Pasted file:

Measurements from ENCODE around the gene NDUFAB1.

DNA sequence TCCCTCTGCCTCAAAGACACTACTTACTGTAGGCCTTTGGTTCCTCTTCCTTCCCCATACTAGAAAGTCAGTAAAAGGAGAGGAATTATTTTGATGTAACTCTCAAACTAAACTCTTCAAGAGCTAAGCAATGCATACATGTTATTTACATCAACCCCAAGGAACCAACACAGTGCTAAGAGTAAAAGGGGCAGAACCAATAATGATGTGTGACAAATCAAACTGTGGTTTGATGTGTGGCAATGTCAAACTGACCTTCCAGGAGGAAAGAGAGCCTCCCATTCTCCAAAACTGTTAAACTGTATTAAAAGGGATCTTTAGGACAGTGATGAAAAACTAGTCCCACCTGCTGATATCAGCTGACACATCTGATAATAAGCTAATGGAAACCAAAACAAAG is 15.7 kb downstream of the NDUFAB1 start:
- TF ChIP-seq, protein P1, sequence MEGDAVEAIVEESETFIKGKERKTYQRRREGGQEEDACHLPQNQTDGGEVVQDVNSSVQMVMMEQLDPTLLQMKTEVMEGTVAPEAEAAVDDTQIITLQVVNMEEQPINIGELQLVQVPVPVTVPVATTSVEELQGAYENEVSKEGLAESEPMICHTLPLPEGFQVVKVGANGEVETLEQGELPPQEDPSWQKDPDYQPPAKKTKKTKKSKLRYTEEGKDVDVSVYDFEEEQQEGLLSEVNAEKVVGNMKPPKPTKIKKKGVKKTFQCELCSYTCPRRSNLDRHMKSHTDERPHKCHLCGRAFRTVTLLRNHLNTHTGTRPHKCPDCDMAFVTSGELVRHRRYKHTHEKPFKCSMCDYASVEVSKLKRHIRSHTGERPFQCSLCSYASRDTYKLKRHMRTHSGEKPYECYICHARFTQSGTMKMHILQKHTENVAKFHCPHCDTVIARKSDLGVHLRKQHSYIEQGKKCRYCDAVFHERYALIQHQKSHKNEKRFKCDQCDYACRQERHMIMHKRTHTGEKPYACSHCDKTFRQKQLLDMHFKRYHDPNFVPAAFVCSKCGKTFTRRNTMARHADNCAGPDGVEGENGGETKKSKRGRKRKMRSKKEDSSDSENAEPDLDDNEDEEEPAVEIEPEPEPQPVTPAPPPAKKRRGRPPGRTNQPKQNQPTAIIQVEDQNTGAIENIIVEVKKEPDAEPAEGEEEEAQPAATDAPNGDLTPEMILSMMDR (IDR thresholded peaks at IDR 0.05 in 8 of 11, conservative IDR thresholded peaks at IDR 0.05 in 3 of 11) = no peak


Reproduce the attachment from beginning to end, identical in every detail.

Measurements from ENCODE around the gene NDUFAB1.

DNA sequence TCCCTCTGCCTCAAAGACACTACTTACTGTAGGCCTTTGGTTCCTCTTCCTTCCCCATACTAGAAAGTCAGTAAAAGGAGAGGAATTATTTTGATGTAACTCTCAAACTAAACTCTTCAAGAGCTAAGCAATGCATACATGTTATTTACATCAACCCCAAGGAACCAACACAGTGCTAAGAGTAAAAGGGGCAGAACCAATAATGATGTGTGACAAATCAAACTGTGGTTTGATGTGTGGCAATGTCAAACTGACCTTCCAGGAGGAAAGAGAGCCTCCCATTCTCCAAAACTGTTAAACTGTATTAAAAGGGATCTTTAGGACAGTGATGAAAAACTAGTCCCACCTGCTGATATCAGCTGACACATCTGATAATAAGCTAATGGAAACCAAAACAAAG is 15.7 kb downstream of the NDUFAB1 start:
- TF ChIP-seq, protein P1, sequence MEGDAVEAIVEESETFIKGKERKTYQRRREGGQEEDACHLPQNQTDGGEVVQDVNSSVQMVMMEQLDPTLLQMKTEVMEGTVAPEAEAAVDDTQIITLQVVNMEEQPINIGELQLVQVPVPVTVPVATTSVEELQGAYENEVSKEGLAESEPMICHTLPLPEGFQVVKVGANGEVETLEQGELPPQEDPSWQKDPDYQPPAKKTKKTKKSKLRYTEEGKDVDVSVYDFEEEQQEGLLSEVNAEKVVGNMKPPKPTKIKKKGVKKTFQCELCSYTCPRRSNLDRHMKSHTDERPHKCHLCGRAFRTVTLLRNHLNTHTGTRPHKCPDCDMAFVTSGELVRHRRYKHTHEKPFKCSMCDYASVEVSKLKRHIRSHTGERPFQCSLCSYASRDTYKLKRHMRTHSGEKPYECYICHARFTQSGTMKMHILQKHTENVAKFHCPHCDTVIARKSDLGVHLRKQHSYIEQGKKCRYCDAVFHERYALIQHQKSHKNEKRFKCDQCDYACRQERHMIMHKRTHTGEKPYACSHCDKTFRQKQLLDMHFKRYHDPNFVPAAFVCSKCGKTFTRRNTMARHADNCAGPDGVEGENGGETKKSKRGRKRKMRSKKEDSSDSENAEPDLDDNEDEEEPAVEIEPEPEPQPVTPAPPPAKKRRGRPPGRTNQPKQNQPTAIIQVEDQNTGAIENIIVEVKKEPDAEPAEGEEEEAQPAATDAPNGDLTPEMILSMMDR (IDR thresholded peaks at IDR 0.05 in 8 of 11, conservative IDR thresholded peaks at IDR 0.05 in 3 of 11) = no peak